Thought for the Day

Friday, June 19, 2009

When to Educate

I picked up some test strips from the pharmacy today, and had a brief conversation with the pharmacist that I don't think I handled well.
She expressed some surprise at how many strips I was getting, and actually asked me, "Do you really test 10 or 12 times per day?"
At the time, I wasn't insulted. She didn't ask in an accusatory way. But looking back, when someone asks that in that context, it implies you're scamming the insurance for more than you need.
I just answered, "Yes, I really do." So she asked, "Does your blood sugar really fluctuate that often?"
I smiled, thinking, "You have no idea what this is like..." but all I said was "Yes, it does."
She made a couple other statements about how "strange" it was that my blood sugar should "fluctuate that much," but I just smiled and left.
As I was leaving, though, I thought I really should have set her straight on a few things. It is not "strange" for someone on insulin to be checking that often. If you think about testing only before and after three meals and one snack, that gets you up to 8 tests per day. If you test before and after exercise, and you exercise once per day, that's ten.
And don't get me started on the fluctuating blood sugars.
Yet here is a pharmacist, a person in a position to offer me consultations on my prescriptions, who has absolutely no idea what life is like for type 1 diabetics, saying things like that. Sure, it doesn't affect someone who's been diabetic for 35 years, but someone else might actually believe her. She's in a position of authority. Some newly diagnosed diabetic might think, "Oh, maybe I don't need to check my blood sugar so often." or "Maybe there's something wrong with me because I don't always predict the perfect dosage for every meal I eat."
I should have tried to educate her, I suppose.
Then there was a woman a couple of weeks ago who, upon finding out I was diabetic, told me of a diabetic child she knew who had a "very severe case." She knew this because he was always testing his blood sugar and taking insulin. To me it just sounded like living with diabetes, but I didn't correct her either.
One of the reasons I'm training for Ironman is supposed to be to change people's ideas about diabetes. I need to do that more in my personal life.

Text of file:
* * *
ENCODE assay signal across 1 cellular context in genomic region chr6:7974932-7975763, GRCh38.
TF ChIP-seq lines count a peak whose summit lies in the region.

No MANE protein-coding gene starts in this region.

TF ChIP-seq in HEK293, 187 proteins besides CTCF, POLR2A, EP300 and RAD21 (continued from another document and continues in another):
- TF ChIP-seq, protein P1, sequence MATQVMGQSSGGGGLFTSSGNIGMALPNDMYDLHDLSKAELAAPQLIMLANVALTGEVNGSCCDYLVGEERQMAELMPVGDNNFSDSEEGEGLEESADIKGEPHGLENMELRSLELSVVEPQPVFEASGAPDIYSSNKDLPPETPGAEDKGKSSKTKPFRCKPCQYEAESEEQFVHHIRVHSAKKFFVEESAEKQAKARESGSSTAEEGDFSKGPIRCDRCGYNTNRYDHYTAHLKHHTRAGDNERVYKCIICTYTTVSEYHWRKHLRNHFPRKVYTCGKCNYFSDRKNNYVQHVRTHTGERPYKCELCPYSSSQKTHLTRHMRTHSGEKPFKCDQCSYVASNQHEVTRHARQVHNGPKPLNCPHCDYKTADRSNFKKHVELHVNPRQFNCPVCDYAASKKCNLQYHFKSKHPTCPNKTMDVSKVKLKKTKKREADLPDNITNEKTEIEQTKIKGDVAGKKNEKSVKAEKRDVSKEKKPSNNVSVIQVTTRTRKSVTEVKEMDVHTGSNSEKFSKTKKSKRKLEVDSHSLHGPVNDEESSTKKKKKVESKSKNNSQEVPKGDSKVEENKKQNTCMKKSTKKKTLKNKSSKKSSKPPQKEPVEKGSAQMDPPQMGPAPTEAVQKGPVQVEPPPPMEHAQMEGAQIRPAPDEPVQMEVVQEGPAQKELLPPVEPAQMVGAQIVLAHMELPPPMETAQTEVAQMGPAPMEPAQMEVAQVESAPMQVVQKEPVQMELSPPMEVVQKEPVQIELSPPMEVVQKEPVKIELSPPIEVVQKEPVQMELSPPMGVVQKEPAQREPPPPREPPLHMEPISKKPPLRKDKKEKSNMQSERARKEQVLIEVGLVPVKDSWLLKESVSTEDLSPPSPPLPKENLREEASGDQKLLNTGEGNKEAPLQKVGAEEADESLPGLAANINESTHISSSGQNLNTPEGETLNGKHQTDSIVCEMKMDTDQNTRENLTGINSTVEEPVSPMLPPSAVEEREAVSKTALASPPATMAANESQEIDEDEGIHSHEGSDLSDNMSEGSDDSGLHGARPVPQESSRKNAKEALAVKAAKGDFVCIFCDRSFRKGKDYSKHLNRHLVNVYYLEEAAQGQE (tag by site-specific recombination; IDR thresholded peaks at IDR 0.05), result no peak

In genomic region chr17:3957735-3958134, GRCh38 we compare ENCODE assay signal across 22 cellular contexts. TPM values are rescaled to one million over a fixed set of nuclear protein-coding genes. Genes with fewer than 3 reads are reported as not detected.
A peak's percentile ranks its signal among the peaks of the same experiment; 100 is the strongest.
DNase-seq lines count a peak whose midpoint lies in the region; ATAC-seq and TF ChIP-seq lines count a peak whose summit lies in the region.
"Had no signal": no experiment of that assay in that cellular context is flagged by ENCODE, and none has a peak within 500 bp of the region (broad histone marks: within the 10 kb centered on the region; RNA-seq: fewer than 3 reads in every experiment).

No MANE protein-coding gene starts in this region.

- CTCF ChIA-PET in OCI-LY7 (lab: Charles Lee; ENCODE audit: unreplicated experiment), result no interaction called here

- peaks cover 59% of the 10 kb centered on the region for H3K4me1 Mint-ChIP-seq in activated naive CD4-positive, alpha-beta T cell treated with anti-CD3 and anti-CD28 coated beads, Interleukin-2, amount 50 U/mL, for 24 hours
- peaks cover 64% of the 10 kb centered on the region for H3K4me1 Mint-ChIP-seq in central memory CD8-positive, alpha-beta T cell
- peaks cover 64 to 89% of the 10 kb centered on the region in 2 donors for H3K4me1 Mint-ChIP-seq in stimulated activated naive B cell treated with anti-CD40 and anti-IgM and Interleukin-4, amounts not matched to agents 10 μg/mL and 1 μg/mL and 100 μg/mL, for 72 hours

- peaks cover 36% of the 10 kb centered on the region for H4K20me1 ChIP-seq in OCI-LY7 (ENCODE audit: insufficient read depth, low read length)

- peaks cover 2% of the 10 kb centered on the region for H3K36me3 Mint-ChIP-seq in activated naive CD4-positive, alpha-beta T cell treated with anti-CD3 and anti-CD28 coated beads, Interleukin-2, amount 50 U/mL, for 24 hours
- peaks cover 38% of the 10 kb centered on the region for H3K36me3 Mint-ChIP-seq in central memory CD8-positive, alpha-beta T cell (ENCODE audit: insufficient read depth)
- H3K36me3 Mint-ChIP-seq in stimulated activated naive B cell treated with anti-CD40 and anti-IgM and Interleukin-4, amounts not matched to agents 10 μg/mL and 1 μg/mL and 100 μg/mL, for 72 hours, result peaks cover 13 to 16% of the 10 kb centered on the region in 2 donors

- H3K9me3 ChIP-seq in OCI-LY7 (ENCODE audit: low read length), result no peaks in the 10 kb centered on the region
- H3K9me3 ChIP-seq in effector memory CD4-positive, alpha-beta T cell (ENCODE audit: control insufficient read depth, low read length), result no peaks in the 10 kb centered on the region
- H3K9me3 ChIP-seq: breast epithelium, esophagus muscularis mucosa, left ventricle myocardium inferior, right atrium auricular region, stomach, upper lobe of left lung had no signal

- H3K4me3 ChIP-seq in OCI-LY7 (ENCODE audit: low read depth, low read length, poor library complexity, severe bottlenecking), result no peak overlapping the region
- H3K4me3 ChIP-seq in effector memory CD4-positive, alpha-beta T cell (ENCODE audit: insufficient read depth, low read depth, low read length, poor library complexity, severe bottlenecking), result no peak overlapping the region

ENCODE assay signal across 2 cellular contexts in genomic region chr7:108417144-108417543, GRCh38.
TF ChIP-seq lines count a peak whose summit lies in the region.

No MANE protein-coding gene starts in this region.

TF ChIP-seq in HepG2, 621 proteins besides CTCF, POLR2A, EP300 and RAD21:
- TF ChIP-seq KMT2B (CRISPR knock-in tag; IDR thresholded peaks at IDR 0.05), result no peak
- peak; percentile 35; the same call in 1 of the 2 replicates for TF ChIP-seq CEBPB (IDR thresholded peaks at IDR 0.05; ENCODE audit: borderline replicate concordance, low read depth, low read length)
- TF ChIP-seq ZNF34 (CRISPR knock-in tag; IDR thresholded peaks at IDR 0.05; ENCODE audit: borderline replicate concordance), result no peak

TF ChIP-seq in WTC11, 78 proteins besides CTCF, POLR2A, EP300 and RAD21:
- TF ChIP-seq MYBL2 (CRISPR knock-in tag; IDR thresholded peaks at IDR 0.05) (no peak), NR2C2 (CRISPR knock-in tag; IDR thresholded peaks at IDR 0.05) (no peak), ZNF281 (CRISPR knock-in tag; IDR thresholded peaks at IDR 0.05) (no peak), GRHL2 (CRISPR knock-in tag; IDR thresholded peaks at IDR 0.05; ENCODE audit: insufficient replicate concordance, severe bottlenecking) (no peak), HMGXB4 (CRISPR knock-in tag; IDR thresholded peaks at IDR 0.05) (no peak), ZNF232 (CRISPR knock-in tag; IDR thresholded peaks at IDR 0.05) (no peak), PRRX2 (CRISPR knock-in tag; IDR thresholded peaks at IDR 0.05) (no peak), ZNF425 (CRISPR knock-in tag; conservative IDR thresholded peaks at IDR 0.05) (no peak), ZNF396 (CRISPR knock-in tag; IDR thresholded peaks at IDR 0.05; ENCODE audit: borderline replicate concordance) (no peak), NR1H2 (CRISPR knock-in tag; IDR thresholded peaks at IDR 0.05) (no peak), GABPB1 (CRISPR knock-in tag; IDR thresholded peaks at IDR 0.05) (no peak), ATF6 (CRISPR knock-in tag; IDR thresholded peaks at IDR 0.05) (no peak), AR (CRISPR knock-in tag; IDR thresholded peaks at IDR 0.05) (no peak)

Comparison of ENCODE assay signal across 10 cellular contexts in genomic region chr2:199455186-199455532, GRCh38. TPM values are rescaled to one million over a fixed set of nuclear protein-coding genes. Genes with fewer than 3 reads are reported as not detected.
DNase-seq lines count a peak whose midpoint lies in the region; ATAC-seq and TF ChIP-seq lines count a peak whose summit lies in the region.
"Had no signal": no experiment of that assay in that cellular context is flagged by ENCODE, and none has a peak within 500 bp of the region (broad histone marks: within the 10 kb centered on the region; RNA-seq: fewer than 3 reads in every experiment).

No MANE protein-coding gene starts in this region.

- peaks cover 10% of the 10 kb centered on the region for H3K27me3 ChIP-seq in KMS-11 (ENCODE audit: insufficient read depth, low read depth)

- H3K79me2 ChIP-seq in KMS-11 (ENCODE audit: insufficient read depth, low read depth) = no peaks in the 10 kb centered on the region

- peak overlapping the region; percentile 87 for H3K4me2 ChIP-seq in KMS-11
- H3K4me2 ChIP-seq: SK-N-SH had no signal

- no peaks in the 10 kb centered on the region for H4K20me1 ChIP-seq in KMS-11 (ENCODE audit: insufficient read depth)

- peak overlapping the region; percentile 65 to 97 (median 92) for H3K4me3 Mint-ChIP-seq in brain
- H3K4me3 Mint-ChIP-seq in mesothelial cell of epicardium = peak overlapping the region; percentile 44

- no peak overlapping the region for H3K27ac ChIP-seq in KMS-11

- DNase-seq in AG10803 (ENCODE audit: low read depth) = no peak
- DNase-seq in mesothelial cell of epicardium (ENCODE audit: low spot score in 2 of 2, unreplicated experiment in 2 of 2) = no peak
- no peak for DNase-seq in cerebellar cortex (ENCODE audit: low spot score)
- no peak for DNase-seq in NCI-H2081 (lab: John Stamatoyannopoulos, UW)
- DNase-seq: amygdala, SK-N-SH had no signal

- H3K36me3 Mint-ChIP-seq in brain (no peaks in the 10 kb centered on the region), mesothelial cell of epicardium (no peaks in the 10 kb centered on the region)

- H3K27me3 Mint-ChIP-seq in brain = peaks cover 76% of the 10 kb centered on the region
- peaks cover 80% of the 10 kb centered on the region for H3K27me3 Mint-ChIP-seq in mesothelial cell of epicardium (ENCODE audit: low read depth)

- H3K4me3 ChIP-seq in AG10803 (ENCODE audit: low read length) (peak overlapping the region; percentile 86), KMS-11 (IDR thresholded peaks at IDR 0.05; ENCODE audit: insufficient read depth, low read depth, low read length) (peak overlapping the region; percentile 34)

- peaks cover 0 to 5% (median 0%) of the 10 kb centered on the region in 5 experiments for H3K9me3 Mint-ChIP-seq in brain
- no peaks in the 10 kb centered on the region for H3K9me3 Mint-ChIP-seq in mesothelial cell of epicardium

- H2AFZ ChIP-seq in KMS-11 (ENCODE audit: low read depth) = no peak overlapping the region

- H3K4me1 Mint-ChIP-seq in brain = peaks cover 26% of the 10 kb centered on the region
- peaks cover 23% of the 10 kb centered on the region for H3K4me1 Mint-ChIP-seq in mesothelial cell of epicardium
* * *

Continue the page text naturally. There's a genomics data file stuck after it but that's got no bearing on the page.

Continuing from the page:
I think I had given up on educating people. So many think they already know it all, and whatever you say to them, they misinterpret to confirm what they already believed, or it goes in one ear and out the other.
But I really should continue to try. It matters.

6 comments:

Chow and Chatter said...

good post Jerry you should write a book, in your email you wrote, my friends and i say you shouldn't stop playing because you get old, you get old because you stop playing that has really stuck with me Rebecca

Mike Fraser said...

The hardest thing for me sometimes is to know when that oppotunity has presented itself. Sometimes I'll catch it even just a few minutes later and go back to relay what I think needs to be expressed. Other times what needs to be said will hit me like 30 minutes later. Catching those golden opportunities is hard, continuing to take advantage of them even though in your head you think it's fruitless anymore, is even harder.

Scott K. Johnson said...

Great post Jerry. Those statements from her may have left many people feeling even more strange and alienated. We don't need anymore of that!

Anne said...

when I was first diagnosed in '88, I would check a lot more often than recommended, and I always was under the impression that it was because I was bad at managing my diabetes. I lived under this assumption until not too long ago.

Ironbolus said...

At least she wasn't super casual about telling you they were out of insulin - that experience was one of my favorite.

Jen said...

Jerry, I laughed out loud when you said "And don't get me started on the fluctuating blood sugars". That is so funny and true! Most people talk out of ignorance, I take a deep breath explain and depending on their response explain more. We can't ever stop educating others or ourselves.